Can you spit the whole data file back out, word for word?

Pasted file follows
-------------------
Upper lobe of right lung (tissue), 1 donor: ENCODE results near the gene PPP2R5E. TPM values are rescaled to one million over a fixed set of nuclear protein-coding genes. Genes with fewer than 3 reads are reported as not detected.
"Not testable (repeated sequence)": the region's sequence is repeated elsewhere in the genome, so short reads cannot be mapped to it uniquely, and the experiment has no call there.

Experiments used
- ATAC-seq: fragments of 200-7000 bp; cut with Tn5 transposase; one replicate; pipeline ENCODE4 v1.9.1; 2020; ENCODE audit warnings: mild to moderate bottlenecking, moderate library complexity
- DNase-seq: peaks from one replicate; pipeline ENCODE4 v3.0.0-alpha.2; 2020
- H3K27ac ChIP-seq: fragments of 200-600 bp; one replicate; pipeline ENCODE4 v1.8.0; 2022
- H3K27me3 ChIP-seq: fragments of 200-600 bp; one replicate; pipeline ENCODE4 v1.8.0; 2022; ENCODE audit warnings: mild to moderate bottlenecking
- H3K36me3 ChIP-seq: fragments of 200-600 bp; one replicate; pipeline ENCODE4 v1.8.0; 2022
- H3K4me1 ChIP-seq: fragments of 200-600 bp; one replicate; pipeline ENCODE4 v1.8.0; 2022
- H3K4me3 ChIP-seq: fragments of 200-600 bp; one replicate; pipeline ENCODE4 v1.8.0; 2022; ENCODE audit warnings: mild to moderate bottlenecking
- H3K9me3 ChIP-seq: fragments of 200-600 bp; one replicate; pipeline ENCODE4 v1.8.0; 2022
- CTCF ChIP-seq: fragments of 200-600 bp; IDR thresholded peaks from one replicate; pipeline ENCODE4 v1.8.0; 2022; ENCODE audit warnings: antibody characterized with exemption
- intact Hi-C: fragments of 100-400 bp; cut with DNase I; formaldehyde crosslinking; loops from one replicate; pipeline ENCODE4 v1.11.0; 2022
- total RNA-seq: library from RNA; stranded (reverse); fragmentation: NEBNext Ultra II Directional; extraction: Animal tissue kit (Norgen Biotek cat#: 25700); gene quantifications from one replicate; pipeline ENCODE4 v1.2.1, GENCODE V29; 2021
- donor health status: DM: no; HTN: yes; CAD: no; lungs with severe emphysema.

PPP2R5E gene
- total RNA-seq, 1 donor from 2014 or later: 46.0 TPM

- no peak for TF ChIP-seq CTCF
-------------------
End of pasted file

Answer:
Upper lobe of right lung (tissue), 1 donor: ENCODE results near the gene PPP2R5E. TPM values are rescaled to one million over a fixed set of nuclear protein-coding genes. Genes with fewer than 3 reads are reported as not detected.
"Not testable (repeated sequence)": the region's sequence is repeated elsewhere in the genome, so short reads cannot be mapped to it uniquely, and the experiment has no call there.

Experiments used
- ATAC-seq: fragments of 200-7000 bp; cut with Tn5 transposase; one replicate; pipeline ENCODE4 v1.9.1; 2020; ENCODE audit warnings: mild to moderate bottlenecking, moderate library complexity
- DNase-seq: peaks from one replicate; pipeline ENCODE4 v3.0.0-alpha.2; 2020
- H3K27ac ChIP-seq: fragments of 200-600 bp; one replicate; pipeline ENCODE4 v1.8.0; 2022
- H3K27me3 ChIP-seq: fragments of 200-600 bp; one replicate; pipeline ENCODE4 v1.8.0; 2022; ENCODE audit warnings: mild to moderate bottlenecking
- H3K36me3 ChIP-seq: fragments of 200-600 bp; one replicate; pipeline ENCODE4 v1.8.0; 2022
- H3K4me1 ChIP-seq: fragments of 200-600 bp; one replicate; pipeline ENCODE4 v1.8.0; 2022
- H3K4me3 ChIP-seq: fragments of 200-600 bp; one replicate; pipeline ENCODE4 v1.8.0; 2022; ENCODE audit warnings: mild to moderate bottlenecking
- H3K9me3 ChIP-seq: fragments of 200-600 bp; one replicate; pipeline ENCODE4 v1.8.0; 2022
- CTCF ChIP-seq: fragments of 200-600 bp; IDR thresholded peaks from one replicate; pipeline ENCODE4 v1.8.0; 2022; ENCODE audit warnings: antibody characterized with exemption
- intact Hi-C: fragments of 100-400 bp; cut with DNase I; formaldehyde crosslinking; loops from one replicate; pipeline ENCODE4 v1.11.0; 2022
- total RNA-seq: library from RNA; stranded (reverse); fragmentation: NEBNext Ultra II Directional; extraction: Animal tissue kit (Norgen Biotek cat#: 25700); gene quantifications from one replicate; pipeline ENCODE4 v1.2.1, GENCODE V29; 2021
- donor health status: DM: no; HTN: yes; CAD: no; lungs with severe emphysema.

PPP2R5E gene
- total RNA-seq, 1 donor from 2014 or later: 46.0 TPM

- no peak for TF ChIP-seq CTCF